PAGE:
High cholesterol occurs when there is too much or an unhealthy balance of cholesterol in the blood. Your body needs some cholesterol for healthy functioning but too much is dangerous to your health. High cholesterol has no symptoms. The only way to find out if you have high cholesterol is to get tested with a simple blood test. High cholesterol is treated with lifestyle changes, dietary changes, and medications. Untreated high cholesterol increases the risk for heart and blood vessel disease, including heart attack and stroke.
Cholesterol is a fat-like substance that is essential to your health. You obtain cholesterol from the foods that you eat, but the majority of cholesterol is produced by your liver. Cholesterol is a component in your blood, cells, and body tissues. Your brain, nerves, muscles, skin, liver, intestines, and heart use it to function. Your body uses cholesterol to produce hormones, vitamin D, and bile that helps to digest fat. Cholesterol helps your nerves and brain send messages. Cholesterol is also a component of body fat. Your body needs cholesterol to be healthy; however, too much cholesterol is dangerous to your health.
A total cholesterol test shows the total amount of cholesterol in your blood. A more detailed test, a lipid profile, includes lipoprotein measurements that are more useful and reflective of your health. Cholesterol travels out from your liver and into your bloodstream on fat and protein carriers called lipoproteins. The two main types are low-density lipoprotein (LDL) and high-density lipoprotein (HDL) cholesterol.
Most cholesterol is LDL. LDLs transport cholesterol away from the liver and into the bloodstream. LDLs contain more fat than protein. LDLs are more likely to collect on the walls of blood vessels, which can contribute to heart disease, including heart attack and stroke. LDLs are the “bad” cholesterol. To help people remember, the “L” in LDL is commonly referred to as “lousy.” You want your LDL numbers to be low.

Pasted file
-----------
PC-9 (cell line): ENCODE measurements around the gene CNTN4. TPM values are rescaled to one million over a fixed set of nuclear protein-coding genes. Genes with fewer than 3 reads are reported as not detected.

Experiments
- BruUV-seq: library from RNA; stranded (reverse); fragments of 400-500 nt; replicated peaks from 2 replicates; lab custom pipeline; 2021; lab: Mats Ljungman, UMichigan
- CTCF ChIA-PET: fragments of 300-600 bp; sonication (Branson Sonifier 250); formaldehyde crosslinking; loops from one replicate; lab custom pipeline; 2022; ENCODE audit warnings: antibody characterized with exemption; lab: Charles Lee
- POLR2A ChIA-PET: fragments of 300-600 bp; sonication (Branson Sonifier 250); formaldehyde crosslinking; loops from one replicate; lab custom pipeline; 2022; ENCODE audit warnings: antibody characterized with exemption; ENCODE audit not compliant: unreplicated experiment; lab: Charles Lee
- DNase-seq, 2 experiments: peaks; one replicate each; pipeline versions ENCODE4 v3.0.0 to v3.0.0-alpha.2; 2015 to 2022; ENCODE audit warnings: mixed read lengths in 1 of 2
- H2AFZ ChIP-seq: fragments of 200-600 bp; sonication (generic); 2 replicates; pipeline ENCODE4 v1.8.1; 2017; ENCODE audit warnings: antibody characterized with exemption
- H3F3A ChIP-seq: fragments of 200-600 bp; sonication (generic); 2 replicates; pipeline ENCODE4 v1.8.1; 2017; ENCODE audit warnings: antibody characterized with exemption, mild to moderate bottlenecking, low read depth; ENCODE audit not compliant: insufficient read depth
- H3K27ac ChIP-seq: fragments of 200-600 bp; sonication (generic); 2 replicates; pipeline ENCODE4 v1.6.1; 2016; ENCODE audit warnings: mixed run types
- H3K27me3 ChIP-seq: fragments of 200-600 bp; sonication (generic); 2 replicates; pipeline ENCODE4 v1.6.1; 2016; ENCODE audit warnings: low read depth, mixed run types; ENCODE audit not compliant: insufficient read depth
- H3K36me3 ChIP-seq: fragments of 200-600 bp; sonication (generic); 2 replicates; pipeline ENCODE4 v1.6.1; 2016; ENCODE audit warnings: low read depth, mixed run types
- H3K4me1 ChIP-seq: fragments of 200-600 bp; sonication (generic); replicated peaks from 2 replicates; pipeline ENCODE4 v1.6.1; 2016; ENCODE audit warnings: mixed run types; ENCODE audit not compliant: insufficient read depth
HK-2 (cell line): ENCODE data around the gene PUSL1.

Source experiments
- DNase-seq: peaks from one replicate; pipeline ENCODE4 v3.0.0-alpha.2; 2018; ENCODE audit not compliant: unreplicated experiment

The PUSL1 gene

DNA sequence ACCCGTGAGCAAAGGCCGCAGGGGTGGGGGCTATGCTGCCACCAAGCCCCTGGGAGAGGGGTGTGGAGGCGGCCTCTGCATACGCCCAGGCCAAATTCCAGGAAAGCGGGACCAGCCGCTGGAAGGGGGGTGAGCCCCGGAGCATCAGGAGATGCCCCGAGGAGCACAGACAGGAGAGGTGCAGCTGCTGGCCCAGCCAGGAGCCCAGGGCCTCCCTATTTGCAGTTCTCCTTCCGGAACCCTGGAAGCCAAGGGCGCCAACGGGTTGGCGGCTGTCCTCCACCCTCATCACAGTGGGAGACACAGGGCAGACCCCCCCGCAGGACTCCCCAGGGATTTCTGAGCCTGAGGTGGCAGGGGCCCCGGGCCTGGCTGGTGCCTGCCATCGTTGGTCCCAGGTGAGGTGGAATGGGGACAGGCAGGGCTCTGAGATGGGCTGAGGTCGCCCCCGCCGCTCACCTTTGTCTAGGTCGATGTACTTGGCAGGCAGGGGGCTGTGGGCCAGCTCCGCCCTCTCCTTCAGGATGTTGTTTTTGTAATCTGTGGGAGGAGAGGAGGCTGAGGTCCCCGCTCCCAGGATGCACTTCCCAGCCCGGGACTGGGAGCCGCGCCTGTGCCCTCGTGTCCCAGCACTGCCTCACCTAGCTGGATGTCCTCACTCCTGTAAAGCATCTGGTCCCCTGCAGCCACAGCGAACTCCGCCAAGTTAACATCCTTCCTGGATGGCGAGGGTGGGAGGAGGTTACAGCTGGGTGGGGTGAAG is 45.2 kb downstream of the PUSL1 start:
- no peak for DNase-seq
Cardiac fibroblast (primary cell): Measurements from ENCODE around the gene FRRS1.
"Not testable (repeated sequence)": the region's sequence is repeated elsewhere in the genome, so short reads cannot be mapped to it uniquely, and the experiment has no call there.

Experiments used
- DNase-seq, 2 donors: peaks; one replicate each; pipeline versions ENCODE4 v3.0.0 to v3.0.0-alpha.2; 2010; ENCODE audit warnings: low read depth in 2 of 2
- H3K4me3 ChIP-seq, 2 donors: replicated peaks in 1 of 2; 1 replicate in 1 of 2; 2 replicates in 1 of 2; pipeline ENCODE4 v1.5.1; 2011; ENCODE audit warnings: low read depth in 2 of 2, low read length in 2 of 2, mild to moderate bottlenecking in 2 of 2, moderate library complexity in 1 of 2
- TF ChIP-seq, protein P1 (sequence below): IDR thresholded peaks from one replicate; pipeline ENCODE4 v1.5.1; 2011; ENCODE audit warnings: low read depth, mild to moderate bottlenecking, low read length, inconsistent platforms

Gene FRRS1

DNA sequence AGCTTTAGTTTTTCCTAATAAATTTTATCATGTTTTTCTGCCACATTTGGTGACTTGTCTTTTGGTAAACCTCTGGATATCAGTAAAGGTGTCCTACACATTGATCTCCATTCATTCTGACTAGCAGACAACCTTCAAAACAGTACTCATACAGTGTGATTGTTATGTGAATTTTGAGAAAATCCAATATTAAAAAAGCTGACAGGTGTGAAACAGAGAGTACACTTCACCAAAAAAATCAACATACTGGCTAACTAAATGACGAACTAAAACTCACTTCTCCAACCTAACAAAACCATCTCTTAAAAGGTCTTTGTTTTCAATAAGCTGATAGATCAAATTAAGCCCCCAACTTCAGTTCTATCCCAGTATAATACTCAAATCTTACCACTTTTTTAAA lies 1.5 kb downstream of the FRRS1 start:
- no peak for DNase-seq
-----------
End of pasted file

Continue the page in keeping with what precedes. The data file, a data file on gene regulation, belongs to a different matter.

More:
HDL cholesterol contains more protein than fat. HDLs carry cholesterol away from your arteries and out of your body. High HDL levels can reduce the risk of heart attack. HDLs are the “good” cholesterol. The “H” in HDL is commonly referred to as “healthy.” You want your HDL levels to be high.
High cholesterol occurs when there is too much or an unhealthy balance of cholesterol in the blood. High cholesterol can lead to narrowed and clogged arteries and contribute to heart disease, including heart attack and stroke. Eating high-fat or high-cholesterol foods and inherited factors are believed to be the primary causes of high cholesterol.
Your genes control how fast LDL is produced and removed from your body. This is a factor for high cholesterol that you have no control over. Some people have familial hypercholesterolemia, a specific form of high cholesterol that is inherited.
Certain medical conditions, such as liver disease, diabetes, Cushing’s syndrome, kidney disease, or an underactive thyroid, can contribute to high cholesterol. Certain medications including birth control pills, estrogen, corticosteroids, some diuretics, and beta-blockers can increase your cholesterol levels.
Lifestyle factors, such as smoking, excessive alcohol consumption, and lack of exercise, are associated with high cholesterol. Your weight is another factor. Excess weight can increase your LDL level.
Both children and adults can have high cholesterol. Cholesterol levels tend to increase with age. For women, cholesterol typically increases around menopause.
High cholesterol has no symptoms. The only way to find out if you have high cholesterol is to have your cholesterol tested. Regular cholesterol testing should begin at age twenty, unless otherwise specified by your doctor.
Your total cholesterol level can be identified with a blood test. If your test reveals high cholesterol, another blood test called a lipid panel is used to determine your LDL, HDL, and triglyceride levels. Triglycerides are fats that are used to build cholesterol. High levels of triglycerides can contribute to heart disease.
A total cholesterol of 200 mg/dL or lower is desirable and puts you at a lower risk for heart disease. The higher your total cholesterol, the greater your risk for heart disease. A total cholesterol of 200-239 mg/dL is considered borderline high. High total cholesterol readings are 240 mg/dL and greater. Optimally, you want your LDL results to be low, your HDL rates to be high, and your triglyceride rates to be low to reduce your risk for heart disease.